Larry hustled me over to the "library," a few shelves of books and ring-binders that tell the history of the Greeters and what they have done over the years. Larry's favorite part of the collection is the binder of thank-you letters, sent to them from military leaders and members of Congress expressing gratitude for their efforts.

"If we ever get to close this place," Larry said wistfully, "if they ever don't need us to do this anymore, this is the one thing I would want to take with me when they close the door for the last time."

I met Bill Dean, who served in Vietnam (1954-1957). Today he is determined that our troops are welcomed home with gratitude and honor.

"It just wasn't right," Bill recalled of the disgraceful way he and his fellow troops were greeted upon their return. But he acknowledged that the social perception of our men and women in the military has changed. "It took 9-11 to wake this country up."

Jodie Rand was there to greet her son, Zachary, an Army captain returning from his second tour in Iraq. With her was her daughter, Brielle, and her sister, Jacki Murray.

"I just want to hug him and kiss him," Jodie said anxiously, her face utterly beaming with joyous anticipation.

"Most of the troops don't have family who can get here to greet them," Jacki said. "It's great what they [the Maine Troop Greeters] do for them."

Dusty Fisher was there too. He served in the Army, an E4 radar specialist in the 31st Artillery, a job referred to among his fellow troops as a "Scope Dope."

"It's what we do," Dusty said. "I know where they're 'coming from,' so I want to be here when they get back."

Seated alone in the first chair to the left of the arrival gate was an anxious-looking man. In the chair next to him was a green gift bag decorated with bald eagles and American flag stickers. A pair of small flags were sticking out of the tissue wrapped contents. He kept looking at it, fussing with it as if adjusting the clothes on his child. Then he'd sit back, still scrutinizing its appearance while clasping his capped, Styrofoam cup of coffee in his hands like a prayer.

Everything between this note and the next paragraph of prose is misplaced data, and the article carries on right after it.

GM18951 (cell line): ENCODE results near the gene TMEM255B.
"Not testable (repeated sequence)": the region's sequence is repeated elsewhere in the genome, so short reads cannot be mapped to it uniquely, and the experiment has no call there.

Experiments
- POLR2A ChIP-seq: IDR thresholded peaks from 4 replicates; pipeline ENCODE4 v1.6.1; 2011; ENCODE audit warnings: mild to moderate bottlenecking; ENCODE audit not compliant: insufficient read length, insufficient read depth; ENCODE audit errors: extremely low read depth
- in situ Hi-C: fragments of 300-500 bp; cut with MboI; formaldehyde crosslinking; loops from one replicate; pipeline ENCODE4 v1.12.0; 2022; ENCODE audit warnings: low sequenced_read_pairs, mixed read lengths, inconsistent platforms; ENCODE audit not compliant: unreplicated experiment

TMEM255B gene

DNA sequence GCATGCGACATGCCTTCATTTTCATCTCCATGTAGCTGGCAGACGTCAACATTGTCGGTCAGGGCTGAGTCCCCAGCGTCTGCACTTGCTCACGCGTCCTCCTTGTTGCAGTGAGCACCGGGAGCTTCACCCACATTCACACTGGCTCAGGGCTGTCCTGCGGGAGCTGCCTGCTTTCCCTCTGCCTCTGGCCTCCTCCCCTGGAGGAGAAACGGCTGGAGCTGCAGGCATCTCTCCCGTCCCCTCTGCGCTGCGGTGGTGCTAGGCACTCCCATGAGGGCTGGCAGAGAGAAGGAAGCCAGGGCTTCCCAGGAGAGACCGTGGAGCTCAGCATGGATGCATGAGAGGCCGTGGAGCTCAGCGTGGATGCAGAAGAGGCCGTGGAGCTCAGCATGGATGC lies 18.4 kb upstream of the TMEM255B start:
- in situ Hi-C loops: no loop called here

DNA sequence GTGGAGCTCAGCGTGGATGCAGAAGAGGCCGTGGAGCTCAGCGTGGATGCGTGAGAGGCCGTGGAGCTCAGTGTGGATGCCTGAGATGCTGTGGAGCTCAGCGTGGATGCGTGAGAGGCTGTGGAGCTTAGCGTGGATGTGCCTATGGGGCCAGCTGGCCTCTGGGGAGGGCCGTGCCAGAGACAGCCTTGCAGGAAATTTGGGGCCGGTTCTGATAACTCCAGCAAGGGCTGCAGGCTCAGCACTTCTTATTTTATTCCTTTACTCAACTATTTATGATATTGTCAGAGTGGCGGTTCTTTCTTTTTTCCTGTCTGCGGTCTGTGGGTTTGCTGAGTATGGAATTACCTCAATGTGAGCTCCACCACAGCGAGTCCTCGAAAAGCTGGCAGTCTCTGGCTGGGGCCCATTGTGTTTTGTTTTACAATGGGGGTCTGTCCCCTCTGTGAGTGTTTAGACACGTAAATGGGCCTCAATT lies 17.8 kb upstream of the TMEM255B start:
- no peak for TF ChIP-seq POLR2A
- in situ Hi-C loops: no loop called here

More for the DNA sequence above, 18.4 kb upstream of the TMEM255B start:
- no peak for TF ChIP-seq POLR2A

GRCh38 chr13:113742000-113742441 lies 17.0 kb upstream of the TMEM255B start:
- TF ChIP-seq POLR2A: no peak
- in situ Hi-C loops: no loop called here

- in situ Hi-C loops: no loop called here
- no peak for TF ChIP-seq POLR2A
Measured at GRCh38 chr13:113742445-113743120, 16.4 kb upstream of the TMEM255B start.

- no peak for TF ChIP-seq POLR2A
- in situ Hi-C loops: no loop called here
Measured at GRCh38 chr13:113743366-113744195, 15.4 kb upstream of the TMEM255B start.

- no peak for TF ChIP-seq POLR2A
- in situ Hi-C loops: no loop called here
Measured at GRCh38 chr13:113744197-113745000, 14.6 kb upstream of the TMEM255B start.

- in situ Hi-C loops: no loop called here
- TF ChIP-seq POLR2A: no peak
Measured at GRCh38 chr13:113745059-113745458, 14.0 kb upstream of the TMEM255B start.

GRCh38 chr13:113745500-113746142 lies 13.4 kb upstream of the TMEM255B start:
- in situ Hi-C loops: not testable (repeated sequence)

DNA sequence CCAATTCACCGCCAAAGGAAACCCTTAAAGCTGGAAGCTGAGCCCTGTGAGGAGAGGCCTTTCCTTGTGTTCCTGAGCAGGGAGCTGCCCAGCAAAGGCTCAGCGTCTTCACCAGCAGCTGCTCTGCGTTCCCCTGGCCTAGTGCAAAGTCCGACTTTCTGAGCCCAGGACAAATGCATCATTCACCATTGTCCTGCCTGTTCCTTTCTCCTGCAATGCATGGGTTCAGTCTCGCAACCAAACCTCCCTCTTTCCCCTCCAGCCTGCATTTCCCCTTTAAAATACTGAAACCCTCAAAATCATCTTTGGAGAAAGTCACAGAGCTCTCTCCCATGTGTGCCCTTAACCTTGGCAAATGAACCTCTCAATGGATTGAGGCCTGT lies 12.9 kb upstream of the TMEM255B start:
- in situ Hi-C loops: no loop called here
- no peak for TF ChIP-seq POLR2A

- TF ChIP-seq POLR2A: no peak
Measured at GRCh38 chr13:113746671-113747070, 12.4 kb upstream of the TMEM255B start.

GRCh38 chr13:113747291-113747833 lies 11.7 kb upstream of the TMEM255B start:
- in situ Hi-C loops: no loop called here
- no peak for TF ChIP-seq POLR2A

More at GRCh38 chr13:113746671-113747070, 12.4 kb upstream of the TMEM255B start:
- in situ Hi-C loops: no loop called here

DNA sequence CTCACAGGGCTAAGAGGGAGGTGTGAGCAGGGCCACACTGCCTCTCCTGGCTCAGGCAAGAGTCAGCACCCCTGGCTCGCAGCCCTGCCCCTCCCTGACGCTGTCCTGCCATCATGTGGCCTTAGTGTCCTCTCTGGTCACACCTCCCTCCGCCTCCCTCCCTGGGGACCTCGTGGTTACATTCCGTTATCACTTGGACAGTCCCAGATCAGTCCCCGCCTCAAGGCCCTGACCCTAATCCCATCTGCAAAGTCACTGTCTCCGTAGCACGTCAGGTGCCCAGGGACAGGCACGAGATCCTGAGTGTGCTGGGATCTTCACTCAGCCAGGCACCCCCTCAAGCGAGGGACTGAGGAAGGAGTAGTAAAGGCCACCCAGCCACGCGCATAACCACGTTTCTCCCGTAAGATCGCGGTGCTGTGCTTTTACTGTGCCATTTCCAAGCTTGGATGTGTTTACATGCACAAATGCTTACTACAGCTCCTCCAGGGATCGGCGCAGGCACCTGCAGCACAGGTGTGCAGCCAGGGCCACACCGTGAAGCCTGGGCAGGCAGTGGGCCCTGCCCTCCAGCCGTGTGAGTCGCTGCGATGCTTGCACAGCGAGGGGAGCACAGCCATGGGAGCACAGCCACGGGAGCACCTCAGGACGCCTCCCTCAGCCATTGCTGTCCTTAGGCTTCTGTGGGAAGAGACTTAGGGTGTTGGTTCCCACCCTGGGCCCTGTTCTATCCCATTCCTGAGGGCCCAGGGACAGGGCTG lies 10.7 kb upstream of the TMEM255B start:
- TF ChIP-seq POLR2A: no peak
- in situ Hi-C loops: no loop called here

"Are you here to meet someone special?" I asked. His answer caught in his throat and his tears came immediately.

"My daughter," he managed.

Bob Smagula served in the Army, sergeant first class. He retired in 1985.

"The reception we got," he recalled sadly, and for a moment his voice trailed off to bad memories. But he shook them away. Lessons learned are more important than lessons lost.

"What they do here is fantastic," Bob chose to say instead. "It's such a turnaround this country has made."

His daughter, Lotta -- a master sergeant in the Army -- had no idea he was there. He hadn't seen her for a year. Now, in a matter of minutes, she would be walking down the entry tunnel.

He looked back at the gift bag, showing me the contents as if they were Lotta's baby photos. The thing of which he was most proud was a margarita glass full of lime-green margarita-flavored Jelly-Bellies. They are her favorite.

"I couldn't find any in New Hampshire," Bob laughed. "But I found them here in Maine!"

Due to mechanical difficulties the flight was delayed twice, held over in Ireland for two days. It was now scheduled to arrive at 8:38 a.m. Bob had driven four hours from Manchester, N.H., to be there.

It wasn't until then that I learned Bangor is only a layover stop. From there the troops would be flown to Fort Hood, Texas, for debriefing. Bob would only get to see his daughter for one hour.

"I don't care if I only got to see her for 10 minutes," Bob said proudly. "I'd be here."

Our business associate, Harold Clossey, was there. He stood nervously with his daughter, Jena, and her boyfriend, Devon. Harold couldn't sit. He paced anxiously, grinning. Devon sat next to Jena, his arm around her. She sat, legs crossed, staring down the empty arrival tunnel. Her dangled foot was fluttering as fast as a hummingbird wing.

An anxious chatter stirred through the gathering. The greeters were 30-some strong now, comprising locals, family members, official Maine Troop Greeters and me and my husband, who were blessed to be there from Florida.

"They're here," someone said. "They're on the ground!"

Then, as they have done for 15 years, the group began lining up at the international arrivals gate. My husband and I joined them, and we waited. My heart pounded. I was already crying.

"It's like waiting for him to be born all over again," Harold exclaimed. He was about to burst with excitement. Jena was literally vibrating with eagerness.